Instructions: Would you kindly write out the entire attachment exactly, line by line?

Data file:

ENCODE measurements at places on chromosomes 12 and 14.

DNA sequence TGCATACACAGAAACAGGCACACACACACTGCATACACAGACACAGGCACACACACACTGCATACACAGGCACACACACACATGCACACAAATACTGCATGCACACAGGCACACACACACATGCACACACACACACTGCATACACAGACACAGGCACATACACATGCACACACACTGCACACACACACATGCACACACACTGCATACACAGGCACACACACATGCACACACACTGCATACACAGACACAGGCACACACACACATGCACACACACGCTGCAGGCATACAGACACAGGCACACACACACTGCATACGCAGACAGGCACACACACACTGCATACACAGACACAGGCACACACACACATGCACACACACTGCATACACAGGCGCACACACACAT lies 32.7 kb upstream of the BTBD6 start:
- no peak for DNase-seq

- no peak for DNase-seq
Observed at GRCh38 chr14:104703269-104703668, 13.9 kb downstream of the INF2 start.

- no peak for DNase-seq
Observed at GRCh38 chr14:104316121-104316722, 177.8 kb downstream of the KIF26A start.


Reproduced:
ENCODE measurements at places on chromosomes 12 and 14.

DNA sequence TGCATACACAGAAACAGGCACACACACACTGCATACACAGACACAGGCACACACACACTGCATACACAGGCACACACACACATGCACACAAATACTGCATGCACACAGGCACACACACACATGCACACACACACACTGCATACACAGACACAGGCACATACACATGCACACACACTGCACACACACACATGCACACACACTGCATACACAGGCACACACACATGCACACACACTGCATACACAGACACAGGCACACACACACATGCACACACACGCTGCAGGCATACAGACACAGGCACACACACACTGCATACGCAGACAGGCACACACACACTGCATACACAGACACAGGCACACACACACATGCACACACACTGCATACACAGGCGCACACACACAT lies 32.7 kb upstream of the BTBD6 start:
- no peak for DNase-seq

- no peak for DNase-seq
Observed at GRCh38 chr14:104703269-104703668, 13.9 kb downstream of the INF2 start.

- no peak for DNase-seq
Observed at GRCh38 chr14:104316121-104316722, 177.8 kb downstream of the KIF26A start.